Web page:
Missing Sid?

If not for a legal contract dispute, the Carry On films may never have been blessed by the presence of Sid James.

It is almost impossible now to imagine the Carry On series of films without the presence of Sid James. However, at one point in time, this unlikely scenario was very nearly a reality.

The role of world-weary Police Sergeant Frank Wilkins in Carry On Constable was originally earmarked for former radio comic Ted Ray, who had proved such a success in the predecessor to Constable, Carry On Teacher, in 1959. As the series of films began to develop and become ever-more popular, producer Peter Rogers wanted an actor who could become the lynch-pin for the Carry Ons, someone who was adept at playing calm authority figures, around which others usually functioned in chaos.

Ted Ray seemed the logical choice to fulfil this role. However, in one of those twists of fate which seem to litter the path of film history, Rogers was unable to secure Ray’s services. Although they never used him, Associated British Pictures had Ted Ray under contract and threatened Anglo Amalgamated, who distributed the Carry On series, with legal action if they persisted in employing him. With his first choice unavailable, Peter Rogers then looked to Scottish comedian Chic Murray, with an eye on broadening audience appeal. This idea never came to fruition and so it came to pass that the pivotal role in Carry On Constable would be offered to, and accepted by, Mr Sidney James.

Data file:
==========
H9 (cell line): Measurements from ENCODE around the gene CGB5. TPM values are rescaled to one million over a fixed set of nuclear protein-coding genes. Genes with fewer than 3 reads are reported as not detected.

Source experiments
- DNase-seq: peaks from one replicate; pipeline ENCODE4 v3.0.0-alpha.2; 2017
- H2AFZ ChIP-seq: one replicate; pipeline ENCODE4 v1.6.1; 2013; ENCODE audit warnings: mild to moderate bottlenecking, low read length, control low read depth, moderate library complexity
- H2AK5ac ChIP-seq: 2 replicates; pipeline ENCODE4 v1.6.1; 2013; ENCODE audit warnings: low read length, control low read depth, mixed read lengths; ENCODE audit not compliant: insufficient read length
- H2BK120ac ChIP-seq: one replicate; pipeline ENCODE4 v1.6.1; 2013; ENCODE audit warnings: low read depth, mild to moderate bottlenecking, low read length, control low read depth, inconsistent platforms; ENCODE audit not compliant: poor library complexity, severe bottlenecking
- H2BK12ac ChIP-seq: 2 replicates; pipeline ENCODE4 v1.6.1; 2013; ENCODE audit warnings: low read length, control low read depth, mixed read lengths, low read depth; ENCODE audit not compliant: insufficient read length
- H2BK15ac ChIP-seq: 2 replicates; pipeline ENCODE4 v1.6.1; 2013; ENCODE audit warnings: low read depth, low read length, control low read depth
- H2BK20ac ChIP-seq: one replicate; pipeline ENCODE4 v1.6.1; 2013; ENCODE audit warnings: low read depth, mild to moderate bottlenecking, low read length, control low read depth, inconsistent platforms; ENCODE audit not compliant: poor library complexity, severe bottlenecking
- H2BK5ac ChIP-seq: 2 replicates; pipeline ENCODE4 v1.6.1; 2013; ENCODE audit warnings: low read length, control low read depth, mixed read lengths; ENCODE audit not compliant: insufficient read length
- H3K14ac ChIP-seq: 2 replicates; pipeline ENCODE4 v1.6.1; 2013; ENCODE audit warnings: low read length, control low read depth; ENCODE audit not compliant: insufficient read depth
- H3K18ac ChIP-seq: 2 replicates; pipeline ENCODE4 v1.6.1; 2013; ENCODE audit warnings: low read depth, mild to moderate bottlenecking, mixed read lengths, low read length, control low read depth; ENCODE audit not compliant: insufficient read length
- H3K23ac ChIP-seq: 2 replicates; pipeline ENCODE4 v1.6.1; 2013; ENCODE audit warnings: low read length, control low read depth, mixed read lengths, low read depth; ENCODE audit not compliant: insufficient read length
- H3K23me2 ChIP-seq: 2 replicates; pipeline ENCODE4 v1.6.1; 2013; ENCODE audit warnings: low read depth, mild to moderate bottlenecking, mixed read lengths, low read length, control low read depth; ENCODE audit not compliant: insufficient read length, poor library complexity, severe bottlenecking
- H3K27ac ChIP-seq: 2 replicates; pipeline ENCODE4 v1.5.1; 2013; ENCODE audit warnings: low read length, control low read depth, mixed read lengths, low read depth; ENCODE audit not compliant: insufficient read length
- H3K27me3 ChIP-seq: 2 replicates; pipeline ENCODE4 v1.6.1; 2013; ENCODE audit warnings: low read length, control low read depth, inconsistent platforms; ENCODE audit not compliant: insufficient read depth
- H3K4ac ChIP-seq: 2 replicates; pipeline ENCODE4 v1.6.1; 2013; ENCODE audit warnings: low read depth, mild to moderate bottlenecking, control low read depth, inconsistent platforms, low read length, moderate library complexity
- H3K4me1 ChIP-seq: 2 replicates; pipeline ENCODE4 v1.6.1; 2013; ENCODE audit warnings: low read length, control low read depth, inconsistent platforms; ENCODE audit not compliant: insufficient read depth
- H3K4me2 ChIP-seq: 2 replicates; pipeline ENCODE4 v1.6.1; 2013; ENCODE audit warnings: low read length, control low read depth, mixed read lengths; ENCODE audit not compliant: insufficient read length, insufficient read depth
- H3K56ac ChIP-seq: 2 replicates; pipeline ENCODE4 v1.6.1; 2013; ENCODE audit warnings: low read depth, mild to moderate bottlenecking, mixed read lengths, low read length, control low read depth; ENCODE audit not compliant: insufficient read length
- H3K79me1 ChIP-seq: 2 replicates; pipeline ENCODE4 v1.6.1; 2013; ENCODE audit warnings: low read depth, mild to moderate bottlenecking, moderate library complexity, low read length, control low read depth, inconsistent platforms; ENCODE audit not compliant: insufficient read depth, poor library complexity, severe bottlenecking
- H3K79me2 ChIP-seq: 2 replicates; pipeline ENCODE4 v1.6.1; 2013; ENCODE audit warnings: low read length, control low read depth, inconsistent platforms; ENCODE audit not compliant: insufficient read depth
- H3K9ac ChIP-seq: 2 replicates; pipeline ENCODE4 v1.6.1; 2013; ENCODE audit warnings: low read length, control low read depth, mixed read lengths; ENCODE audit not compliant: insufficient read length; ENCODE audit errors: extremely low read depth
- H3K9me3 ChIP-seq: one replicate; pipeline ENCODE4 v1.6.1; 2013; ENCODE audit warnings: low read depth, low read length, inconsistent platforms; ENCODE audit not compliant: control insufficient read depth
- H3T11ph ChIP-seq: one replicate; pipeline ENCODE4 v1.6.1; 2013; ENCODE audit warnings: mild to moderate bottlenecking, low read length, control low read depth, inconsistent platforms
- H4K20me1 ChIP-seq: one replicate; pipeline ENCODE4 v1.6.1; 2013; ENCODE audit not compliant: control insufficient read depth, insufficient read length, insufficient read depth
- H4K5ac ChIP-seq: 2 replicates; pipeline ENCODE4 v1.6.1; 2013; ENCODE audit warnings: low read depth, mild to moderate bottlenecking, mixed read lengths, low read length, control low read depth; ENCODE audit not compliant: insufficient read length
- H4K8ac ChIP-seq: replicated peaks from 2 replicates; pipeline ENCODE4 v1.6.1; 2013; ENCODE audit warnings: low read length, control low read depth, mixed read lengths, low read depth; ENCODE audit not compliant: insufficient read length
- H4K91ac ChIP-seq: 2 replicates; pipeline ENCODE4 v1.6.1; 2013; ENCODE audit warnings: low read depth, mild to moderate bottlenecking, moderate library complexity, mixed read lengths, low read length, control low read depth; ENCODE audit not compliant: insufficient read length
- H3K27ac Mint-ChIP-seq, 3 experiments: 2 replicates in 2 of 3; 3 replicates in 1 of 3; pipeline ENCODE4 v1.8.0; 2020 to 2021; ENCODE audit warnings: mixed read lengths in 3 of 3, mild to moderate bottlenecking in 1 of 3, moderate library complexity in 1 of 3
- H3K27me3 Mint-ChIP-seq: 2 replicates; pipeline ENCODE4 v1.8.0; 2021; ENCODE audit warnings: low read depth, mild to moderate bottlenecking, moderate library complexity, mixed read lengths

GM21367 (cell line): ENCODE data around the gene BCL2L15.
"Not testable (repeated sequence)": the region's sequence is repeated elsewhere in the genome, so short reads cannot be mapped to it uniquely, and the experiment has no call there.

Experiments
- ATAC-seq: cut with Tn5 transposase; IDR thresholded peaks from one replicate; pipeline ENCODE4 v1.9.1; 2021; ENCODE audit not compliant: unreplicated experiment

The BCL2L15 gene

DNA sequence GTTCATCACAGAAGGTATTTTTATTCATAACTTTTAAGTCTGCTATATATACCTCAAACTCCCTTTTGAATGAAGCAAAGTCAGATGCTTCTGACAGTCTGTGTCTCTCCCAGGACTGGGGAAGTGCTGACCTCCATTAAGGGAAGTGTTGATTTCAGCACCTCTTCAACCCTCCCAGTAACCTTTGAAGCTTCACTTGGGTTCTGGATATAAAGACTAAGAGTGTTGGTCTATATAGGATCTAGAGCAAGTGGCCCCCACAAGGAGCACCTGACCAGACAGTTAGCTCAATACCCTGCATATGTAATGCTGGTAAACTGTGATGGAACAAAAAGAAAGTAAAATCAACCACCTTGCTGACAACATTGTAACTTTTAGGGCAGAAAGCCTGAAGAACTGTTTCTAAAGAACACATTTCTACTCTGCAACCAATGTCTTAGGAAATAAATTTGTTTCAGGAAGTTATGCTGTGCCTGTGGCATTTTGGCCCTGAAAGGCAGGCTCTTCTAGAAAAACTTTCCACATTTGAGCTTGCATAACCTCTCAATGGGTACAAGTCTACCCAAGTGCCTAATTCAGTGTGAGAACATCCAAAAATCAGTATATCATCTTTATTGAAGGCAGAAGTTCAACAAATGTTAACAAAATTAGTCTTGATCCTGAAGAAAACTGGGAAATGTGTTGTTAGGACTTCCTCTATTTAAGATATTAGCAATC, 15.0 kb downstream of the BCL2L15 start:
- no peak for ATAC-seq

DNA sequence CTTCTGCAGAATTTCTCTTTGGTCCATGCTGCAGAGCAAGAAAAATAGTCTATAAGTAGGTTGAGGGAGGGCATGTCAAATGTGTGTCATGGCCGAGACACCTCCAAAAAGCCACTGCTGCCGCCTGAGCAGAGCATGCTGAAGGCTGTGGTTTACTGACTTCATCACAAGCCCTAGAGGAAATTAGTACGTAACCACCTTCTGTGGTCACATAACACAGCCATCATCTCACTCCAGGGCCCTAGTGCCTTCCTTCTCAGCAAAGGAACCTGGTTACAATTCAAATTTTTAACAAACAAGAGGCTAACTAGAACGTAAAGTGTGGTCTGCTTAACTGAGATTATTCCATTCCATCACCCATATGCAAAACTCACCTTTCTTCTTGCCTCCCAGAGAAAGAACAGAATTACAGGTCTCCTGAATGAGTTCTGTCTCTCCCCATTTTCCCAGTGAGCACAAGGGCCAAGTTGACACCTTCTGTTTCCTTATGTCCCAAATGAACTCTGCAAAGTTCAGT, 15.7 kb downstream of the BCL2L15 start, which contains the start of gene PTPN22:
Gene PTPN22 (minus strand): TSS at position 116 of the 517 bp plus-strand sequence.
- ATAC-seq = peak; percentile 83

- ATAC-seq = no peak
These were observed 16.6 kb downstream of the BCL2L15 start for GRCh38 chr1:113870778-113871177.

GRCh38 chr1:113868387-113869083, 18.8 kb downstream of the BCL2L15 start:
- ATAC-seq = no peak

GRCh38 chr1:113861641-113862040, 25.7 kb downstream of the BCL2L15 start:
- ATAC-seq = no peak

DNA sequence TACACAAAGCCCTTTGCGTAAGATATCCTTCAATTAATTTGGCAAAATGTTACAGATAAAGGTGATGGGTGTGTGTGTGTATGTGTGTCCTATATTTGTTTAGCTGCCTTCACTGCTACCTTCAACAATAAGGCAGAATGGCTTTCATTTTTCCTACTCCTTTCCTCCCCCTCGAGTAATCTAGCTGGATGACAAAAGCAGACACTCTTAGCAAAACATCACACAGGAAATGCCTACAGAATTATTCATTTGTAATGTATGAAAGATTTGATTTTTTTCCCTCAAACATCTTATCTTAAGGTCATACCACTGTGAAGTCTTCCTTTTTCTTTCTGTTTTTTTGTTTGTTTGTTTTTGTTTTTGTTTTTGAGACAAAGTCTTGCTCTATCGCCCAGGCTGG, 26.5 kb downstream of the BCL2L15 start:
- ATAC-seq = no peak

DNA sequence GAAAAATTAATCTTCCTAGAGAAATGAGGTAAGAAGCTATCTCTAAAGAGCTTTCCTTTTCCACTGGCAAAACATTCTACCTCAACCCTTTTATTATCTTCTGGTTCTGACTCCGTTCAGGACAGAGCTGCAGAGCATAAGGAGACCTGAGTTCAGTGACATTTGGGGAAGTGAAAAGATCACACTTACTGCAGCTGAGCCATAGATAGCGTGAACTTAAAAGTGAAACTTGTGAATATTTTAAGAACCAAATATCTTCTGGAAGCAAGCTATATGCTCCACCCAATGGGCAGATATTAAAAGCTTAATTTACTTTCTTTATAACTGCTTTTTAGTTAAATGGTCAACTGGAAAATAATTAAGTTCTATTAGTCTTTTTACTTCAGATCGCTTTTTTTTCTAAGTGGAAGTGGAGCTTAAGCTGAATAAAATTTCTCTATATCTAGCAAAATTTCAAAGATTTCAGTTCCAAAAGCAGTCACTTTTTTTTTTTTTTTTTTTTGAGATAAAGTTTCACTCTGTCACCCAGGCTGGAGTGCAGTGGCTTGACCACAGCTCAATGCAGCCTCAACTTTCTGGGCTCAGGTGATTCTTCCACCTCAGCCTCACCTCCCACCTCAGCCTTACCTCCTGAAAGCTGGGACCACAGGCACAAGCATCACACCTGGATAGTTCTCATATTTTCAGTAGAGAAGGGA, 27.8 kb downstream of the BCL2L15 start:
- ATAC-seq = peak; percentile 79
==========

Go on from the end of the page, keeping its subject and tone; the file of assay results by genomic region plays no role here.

Sid makes his first Carry On appearance as Frank Wilkins in Carry On Constable 

Sid slotted with customary ease into the already established team of Kenneth Williams, Kenneth Connor, Charles Hawtrey, Leslie Phillips and Hattie Jacques; just as importantly he also proved a hit with audiences. Peter Rogers had found his lynch-pin and, with 18 more Carry On film appearances in his future, Sid’s path to comedy immortality was set. 


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